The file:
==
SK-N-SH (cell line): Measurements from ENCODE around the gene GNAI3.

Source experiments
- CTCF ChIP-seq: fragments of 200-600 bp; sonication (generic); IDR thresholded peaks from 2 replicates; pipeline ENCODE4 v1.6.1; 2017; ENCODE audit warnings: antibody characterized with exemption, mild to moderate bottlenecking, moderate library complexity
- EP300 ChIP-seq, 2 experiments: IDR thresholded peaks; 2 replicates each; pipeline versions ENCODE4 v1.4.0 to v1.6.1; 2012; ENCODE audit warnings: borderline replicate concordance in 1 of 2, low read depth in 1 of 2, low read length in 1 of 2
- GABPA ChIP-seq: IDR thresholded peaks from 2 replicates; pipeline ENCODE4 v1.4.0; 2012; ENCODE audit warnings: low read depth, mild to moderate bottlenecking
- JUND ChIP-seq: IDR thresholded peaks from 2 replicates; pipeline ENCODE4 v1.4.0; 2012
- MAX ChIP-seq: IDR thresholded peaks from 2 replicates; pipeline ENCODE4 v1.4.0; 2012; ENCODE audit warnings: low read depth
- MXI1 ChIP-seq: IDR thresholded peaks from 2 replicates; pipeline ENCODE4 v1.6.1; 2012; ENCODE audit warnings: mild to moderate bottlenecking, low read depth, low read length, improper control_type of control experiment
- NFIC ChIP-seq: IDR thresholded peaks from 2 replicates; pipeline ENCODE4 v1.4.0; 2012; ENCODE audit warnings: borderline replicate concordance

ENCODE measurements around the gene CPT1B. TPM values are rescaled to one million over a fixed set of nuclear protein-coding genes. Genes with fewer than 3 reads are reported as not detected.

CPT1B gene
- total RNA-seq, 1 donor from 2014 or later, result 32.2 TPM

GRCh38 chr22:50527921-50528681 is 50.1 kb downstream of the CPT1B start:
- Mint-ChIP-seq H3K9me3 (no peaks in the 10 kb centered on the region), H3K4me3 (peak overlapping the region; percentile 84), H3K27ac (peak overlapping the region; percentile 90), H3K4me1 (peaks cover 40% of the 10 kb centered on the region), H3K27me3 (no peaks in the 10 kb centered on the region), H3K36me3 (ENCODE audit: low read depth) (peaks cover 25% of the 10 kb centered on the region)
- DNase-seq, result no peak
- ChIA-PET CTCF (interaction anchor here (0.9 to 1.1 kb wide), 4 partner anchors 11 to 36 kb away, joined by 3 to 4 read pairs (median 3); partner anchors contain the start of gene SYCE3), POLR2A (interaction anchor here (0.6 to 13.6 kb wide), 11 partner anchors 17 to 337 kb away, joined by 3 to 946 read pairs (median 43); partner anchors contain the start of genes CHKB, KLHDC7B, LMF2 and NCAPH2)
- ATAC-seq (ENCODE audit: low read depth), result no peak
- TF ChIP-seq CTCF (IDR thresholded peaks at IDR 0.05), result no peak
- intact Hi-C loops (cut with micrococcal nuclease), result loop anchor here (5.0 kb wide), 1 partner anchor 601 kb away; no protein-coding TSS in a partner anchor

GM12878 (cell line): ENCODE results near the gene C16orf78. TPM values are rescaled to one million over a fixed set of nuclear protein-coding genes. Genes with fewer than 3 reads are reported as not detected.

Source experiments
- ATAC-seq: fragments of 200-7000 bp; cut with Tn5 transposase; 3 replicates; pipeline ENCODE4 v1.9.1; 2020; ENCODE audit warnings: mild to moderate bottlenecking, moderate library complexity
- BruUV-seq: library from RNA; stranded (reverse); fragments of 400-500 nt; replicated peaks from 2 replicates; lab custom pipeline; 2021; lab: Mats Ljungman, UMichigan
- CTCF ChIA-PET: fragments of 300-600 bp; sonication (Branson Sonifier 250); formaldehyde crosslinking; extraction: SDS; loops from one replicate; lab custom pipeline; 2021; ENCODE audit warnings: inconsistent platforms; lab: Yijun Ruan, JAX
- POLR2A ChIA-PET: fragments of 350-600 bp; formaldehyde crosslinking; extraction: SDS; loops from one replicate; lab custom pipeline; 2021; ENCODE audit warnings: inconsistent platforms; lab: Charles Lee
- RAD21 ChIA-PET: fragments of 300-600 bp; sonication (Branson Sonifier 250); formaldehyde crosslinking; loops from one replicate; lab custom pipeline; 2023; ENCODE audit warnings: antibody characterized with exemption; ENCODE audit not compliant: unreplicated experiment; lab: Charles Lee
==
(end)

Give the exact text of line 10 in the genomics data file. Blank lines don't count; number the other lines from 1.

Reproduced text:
ENCODE measurements around the gene CPT1B. TPM values are rescaled to one million over a fixed set of nuclear protein-coding genes. Genes with fewer than 3 reads are reported as not detected.